Jonnie and Mark Houston are 35-year-old fraternal twins who own seven Hollywood bars, each of which feels like a fantastical theme park. The spots are known for their old-timey entertainment - burlesque dancers, tightrope walkers, fire eaters - and craft cocktails. One, Harvard & Stone, features live music and incorporates a "research and development" bar, where guest mixologists from around the world concoct original drink menus every night.
Since the late aughts, the Houston brothers have been redefining L.A. nightlife. Their Houston Hospitality brand now is a mini-empire of concept-driven speakeasies, many of which incorporate secret entrances.
You wouldn't know from his leather biker jacket, but Jonnie is the more conservative of the two. Mark, who today wears a blazer and pastel print button-down, says his brother initially was skeptical about the tightrope walkers and fire eaters. Warm and funny, the twins can make you feel as if you're the life of the party, even though they're the ones throwing it.
Their latest bar is called Good Times at Davey Wayne's, a 1970s-themed tribute to their father, David Wayne Houston, a Montana-born Caucasian banker, from whom they acquired their love of classic cars. But their childhood was far from idyllic. The twins' mother, Pola Houston, a Thai immigrant, owns the hole-in-the-wall-bar Monte Carlo in Koreatown, where the boys basically grew up. They were 6 when alcohol destroyed their parents' marriage. By the time they were old enough to legally drink, Jonnie and Mark were sick of the L.A. nightlife scene.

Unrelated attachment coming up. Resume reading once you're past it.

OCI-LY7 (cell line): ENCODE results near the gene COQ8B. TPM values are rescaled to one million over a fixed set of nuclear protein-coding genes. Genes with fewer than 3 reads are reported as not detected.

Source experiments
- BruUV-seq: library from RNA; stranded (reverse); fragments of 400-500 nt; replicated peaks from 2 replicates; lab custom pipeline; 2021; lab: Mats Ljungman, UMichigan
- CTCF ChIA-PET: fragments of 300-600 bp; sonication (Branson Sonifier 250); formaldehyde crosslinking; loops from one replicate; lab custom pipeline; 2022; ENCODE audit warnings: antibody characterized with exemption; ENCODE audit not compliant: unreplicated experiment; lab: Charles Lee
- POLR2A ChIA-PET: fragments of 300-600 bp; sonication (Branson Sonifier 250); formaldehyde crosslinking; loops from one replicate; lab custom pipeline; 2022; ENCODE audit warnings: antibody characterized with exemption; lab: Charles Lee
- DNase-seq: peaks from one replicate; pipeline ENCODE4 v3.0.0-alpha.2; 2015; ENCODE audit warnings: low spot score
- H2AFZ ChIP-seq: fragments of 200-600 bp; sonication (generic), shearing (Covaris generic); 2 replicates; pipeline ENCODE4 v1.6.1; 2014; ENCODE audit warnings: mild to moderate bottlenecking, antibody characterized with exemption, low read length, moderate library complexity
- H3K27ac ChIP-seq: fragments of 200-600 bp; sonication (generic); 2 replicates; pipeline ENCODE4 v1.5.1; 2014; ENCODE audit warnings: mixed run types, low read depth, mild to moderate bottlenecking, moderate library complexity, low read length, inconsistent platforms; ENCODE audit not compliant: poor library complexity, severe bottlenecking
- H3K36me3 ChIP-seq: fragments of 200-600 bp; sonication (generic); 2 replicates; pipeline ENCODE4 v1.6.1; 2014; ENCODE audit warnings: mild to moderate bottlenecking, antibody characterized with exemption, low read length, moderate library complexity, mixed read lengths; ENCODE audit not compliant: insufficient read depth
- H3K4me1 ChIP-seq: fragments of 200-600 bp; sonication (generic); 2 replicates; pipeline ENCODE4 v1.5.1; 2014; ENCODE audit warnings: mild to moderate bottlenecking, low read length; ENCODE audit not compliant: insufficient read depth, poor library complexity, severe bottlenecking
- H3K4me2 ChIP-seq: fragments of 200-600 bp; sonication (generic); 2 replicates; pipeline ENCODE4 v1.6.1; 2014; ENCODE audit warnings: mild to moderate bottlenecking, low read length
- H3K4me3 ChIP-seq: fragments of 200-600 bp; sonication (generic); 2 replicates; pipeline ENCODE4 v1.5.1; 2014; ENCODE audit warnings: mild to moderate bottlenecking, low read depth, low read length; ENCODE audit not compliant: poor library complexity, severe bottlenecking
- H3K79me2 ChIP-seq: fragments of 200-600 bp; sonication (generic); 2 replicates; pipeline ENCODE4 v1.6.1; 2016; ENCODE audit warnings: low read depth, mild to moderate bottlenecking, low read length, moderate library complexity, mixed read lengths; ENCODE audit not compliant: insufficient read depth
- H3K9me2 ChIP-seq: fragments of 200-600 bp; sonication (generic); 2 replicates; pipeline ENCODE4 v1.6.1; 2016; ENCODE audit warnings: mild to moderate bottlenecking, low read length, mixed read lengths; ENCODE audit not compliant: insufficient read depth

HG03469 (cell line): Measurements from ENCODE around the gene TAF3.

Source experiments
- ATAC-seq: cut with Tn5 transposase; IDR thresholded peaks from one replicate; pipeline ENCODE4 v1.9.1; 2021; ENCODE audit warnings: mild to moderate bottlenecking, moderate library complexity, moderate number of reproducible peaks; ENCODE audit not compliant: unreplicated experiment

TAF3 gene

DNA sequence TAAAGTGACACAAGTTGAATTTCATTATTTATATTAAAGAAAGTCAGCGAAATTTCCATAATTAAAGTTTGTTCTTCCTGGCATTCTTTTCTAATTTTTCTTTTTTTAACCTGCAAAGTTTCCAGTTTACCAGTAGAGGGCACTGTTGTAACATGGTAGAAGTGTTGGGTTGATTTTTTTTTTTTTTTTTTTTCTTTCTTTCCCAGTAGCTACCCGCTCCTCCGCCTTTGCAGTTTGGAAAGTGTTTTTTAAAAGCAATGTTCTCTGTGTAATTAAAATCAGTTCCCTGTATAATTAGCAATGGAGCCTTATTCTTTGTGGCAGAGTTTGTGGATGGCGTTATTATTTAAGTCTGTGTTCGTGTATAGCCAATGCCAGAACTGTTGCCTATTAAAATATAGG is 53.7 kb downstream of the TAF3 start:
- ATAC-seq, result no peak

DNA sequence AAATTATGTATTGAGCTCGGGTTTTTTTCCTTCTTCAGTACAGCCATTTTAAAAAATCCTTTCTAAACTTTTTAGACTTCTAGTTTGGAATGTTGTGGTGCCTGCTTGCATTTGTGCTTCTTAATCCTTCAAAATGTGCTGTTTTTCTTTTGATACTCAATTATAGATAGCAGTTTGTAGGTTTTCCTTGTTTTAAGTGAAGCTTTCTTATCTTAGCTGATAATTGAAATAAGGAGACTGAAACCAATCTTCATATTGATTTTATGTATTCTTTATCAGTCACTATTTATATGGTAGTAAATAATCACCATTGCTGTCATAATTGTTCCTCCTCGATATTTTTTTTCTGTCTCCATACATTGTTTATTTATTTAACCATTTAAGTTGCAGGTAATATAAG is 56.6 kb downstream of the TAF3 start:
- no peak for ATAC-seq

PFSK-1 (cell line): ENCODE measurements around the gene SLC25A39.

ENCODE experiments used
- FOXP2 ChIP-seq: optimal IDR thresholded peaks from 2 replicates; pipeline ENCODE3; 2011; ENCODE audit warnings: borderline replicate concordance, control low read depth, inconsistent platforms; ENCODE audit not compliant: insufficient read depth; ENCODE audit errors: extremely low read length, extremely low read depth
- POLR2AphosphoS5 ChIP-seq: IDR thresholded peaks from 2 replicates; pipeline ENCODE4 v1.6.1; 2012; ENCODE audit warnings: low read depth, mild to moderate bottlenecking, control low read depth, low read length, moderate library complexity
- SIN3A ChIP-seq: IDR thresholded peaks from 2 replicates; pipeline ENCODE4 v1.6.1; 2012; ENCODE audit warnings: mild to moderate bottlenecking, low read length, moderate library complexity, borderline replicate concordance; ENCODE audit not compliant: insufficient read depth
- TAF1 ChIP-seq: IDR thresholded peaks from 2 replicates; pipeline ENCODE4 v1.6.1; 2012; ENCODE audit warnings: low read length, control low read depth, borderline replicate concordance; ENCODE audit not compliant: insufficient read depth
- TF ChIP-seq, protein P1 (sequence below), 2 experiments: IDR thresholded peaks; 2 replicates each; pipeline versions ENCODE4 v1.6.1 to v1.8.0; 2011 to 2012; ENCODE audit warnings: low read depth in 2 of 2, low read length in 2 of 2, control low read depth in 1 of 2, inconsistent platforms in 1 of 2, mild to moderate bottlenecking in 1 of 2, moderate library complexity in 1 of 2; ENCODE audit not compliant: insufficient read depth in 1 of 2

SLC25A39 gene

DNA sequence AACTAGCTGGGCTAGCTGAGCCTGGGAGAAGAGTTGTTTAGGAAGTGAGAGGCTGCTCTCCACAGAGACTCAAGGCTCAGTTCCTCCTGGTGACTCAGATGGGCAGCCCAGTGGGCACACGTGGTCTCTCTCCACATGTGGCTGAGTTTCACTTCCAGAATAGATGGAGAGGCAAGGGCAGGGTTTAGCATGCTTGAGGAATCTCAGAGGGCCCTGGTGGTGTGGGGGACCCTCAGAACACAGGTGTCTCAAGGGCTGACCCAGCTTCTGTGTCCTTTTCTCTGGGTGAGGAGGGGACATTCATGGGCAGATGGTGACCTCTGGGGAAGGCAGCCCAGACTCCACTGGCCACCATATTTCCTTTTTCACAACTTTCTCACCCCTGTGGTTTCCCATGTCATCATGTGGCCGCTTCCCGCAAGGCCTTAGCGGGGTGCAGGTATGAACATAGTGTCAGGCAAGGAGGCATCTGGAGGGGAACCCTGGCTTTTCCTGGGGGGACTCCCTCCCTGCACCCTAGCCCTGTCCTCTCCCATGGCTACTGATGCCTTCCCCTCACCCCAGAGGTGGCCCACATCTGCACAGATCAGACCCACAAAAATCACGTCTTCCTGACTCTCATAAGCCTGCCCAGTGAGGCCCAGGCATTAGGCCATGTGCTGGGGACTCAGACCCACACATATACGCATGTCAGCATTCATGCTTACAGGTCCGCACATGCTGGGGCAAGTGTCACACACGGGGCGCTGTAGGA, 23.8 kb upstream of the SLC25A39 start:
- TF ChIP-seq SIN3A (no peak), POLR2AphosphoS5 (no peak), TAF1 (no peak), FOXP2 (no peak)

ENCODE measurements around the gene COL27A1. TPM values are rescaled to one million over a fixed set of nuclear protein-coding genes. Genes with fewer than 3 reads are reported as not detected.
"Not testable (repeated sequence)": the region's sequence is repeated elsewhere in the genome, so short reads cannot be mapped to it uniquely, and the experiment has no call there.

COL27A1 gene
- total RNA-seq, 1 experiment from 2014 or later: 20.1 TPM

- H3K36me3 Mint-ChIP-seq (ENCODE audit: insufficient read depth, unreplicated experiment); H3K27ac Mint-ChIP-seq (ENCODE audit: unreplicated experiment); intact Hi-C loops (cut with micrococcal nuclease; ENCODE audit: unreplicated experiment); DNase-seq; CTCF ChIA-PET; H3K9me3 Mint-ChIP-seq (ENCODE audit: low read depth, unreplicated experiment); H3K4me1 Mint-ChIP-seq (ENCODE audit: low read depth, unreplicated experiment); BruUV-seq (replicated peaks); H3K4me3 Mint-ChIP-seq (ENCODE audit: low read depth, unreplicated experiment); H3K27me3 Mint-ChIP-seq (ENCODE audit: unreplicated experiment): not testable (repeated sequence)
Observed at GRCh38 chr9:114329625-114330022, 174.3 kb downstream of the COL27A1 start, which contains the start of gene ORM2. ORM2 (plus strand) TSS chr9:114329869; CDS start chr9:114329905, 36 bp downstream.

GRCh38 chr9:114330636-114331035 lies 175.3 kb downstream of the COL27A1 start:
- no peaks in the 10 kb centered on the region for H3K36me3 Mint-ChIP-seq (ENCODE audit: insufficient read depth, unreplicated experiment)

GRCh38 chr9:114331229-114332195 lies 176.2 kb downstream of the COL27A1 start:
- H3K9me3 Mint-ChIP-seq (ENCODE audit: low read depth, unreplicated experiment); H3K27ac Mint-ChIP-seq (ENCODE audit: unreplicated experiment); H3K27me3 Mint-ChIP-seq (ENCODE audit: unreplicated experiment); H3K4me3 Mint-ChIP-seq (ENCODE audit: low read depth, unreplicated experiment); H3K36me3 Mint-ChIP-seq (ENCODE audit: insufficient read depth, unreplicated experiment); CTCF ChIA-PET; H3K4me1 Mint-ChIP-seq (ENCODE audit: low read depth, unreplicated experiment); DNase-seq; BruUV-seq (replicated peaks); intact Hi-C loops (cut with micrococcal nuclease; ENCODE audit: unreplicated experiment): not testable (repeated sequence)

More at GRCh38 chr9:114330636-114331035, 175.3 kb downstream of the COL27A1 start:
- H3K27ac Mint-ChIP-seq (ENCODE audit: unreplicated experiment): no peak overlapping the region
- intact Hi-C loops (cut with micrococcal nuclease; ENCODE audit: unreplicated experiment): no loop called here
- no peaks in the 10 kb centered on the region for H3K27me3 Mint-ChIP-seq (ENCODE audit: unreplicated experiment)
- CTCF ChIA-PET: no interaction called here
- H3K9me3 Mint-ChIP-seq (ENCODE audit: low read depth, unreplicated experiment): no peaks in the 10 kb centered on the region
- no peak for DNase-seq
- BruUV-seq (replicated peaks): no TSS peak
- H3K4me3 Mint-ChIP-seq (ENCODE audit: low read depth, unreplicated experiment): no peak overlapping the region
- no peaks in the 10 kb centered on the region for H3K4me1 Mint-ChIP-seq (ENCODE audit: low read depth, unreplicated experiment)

"We hit a point where going out wasn't that fun to us because it was all crap," says Jonnie, referring to tacky nightclubs with bottle service and overplayed pop music.
So they ventured into the business world, dropping out of Santa Monica College at 19 to launch a successful cellphone and pager company, which expanded into four retail stores.
Along the way they made enough money to open a drinkery called simply the Bar, a narrow, no-frills lounge on Sunset Boulevard. Their empire has since expanded to include, besides Harvard & Stone, No Vacancy, Dirty Laundry, La Descarga, Piano Bar and Pour Vous. This month will see the debut of their first restaurant: Butchers & Barbers, featuring chef Chris Oh, who opened Korean eatery Seoul Sausage after winning season three of Food Network's Food Truck Race.
There has been controversy along the way for the Houston brothers. Their establishments have strict dress codes, which forbid T-shirts, hoodies, flip-flops and baseball caps; at Harvard & Stone, only "analog rock & roll, rhythm and blues - based" musical acts are permitted. For this reason, last May they canceled a hip-hop show featuring rapper Open Mike Eagle, who called the venue "racist against rap music." Responds Mark Houston: The dress code and entertainment policies aren't intended to be exclusionary but to "curate a specific vibe" to complement each bar's concept.
The brothers also are designing several suites inside Koreatown's new Line hotel, a collaboration with the folks who oversaw the design of New York's and Palm Springs' ultra-modern Ace Hotels and celebrity chef Roy Choi.
One suspects the Houston brothers will succeed in this venture, if only because, well, they always seem to succeed. Just look at how they transformed a downtrodden East Hollywood dive into La Descarga, the Cuban-inspired rum and cigar bar. Now the exclusive club requires a reservation - and, yes, you will be turned away if you show up in flip-flops.
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Correction: The earlier version of this story called the brothers identical twins, when in fact they are fraternal.